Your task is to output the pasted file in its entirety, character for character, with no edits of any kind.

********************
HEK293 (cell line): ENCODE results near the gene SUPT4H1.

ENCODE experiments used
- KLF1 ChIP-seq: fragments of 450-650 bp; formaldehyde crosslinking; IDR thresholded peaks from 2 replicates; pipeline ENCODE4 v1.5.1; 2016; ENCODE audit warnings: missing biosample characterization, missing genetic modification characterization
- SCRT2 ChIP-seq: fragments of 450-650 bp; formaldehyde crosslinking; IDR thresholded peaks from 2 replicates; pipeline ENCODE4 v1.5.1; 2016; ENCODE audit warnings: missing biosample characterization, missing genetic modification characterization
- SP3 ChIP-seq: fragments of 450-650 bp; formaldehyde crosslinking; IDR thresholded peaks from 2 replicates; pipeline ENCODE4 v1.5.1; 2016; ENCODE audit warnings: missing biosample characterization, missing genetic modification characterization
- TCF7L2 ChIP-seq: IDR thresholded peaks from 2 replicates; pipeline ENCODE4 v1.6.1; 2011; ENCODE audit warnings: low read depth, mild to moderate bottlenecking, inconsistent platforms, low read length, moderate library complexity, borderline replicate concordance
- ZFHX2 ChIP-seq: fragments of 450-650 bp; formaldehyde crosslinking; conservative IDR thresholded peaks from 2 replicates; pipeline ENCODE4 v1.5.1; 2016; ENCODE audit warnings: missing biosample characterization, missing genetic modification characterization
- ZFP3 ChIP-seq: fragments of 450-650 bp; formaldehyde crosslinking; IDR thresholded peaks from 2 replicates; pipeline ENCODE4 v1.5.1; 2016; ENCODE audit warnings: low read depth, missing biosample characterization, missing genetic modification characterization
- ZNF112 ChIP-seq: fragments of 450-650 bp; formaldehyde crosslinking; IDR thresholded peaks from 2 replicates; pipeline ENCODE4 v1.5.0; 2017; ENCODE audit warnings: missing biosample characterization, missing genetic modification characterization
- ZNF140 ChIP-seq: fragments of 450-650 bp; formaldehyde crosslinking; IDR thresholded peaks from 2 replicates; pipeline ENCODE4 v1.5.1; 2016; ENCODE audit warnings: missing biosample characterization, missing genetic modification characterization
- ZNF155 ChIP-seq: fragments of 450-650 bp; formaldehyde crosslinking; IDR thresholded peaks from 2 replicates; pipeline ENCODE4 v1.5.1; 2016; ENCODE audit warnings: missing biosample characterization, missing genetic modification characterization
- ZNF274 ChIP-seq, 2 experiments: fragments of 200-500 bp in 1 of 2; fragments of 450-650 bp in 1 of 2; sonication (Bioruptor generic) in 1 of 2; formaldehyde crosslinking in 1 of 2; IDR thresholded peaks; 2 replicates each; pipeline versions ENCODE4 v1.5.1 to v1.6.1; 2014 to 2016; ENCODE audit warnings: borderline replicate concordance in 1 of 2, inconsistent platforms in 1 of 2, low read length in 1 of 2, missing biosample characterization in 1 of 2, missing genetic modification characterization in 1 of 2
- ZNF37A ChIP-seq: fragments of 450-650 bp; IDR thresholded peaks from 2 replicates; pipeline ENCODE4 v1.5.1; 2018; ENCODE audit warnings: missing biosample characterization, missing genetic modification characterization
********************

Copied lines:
HEK293 (cell line): ENCODE results near the gene SUPT4H1.

ENCODE experiments used
- KLF1 ChIP-seq: fragments of 450-650 bp; formaldehyde crosslinking; IDR thresholded peaks from 2 replicates; pipeline ENCODE4 v1.5.1; 2016; ENCODE audit warnings: missing biosample characterization, missing genetic modification characterization
- SCRT2 ChIP-seq: fragments of 450-650 bp; formaldehyde crosslinking; IDR thresholded peaks from 2 replicates; pipeline ENCODE4 v1.5.1; 2016; ENCODE audit warnings: missing biosample characterization, missing genetic modification characterization
- SP3 ChIP-seq: fragments of 450-650 bp; formaldehyde crosslinking; IDR thresholded peaks from 2 replicates; pipeline ENCODE4 v1.5.1; 2016; ENCODE audit warnings: missing biosample characterization, missing genetic modification characterization
- TCF7L2 ChIP-seq: IDR thresholded peaks from 2 replicates; pipeline ENCODE4 v1.6.1; 2011; ENCODE audit warnings: low read depth, mild to moderate bottlenecking, inconsistent platforms, low read length, moderate library complexity, borderline replicate concordance
- ZFHX2 ChIP-seq: fragments of 450-650 bp; formaldehyde crosslinking; conservative IDR thresholded peaks from 2 replicates; pipeline ENCODE4 v1.5.1; 2016; ENCODE audit warnings: missing biosample characterization, missing genetic modification characterization
- ZFP3 ChIP-seq: fragments of 450-650 bp; formaldehyde crosslinking; IDR thresholded peaks from 2 replicates; pipeline ENCODE4 v1.5.1; 2016; ENCODE audit warnings: low read depth, missing biosample characterization, missing genetic modification characterization
- ZNF112 ChIP-seq: fragments of 450-650 bp; formaldehyde crosslinking; IDR thresholded peaks from 2 replicates; pipeline ENCODE4 v1.5.0; 2017; ENCODE audit warnings: missing biosample characterization, missing genetic modification characterization
- ZNF140 ChIP-seq: fragments of 450-650 bp; formaldehyde crosslinking; IDR thresholded peaks from 2 replicates; pipeline ENCODE4 v1.5.1; 2016; ENCODE audit warnings: missing biosample characterization, missing genetic modification characterization
- ZNF155 ChIP-seq: fragments of 450-650 bp; formaldehyde crosslinking; IDR thresholded peaks from 2 replicates; pipeline ENCODE4 v1.5.1; 2016; ENCODE audit warnings: missing biosample characterization, missing genetic modification characterization
- ZNF274 ChIP-seq, 2 experiments: fragments of 200-500 bp in 1 of 2; fragments of 450-650 bp in 1 of 2; sonication (Bioruptor generic) in 1 of 2; formaldehyde crosslinking in 1 of 2; IDR thresholded peaks; 2 replicates each; pipeline versions ENCODE4 v1.5.1 to v1.6.1; 2014 to 2016; ENCODE audit warnings: borderline replicate concordance in 1 of 2, inconsistent platforms in 1 of 2, low read length in 1 of 2, missing biosample characterization in 1 of 2, missing genetic modification characterization in 1 of 2
- ZNF37A ChIP-seq: fragments of 450-650 bp; IDR thresholded peaks from 2 replicates; pipeline ENCODE4 v1.5.1; 2018; ENCODE audit warnings: missing biosample characterization, missing genetic modification characterization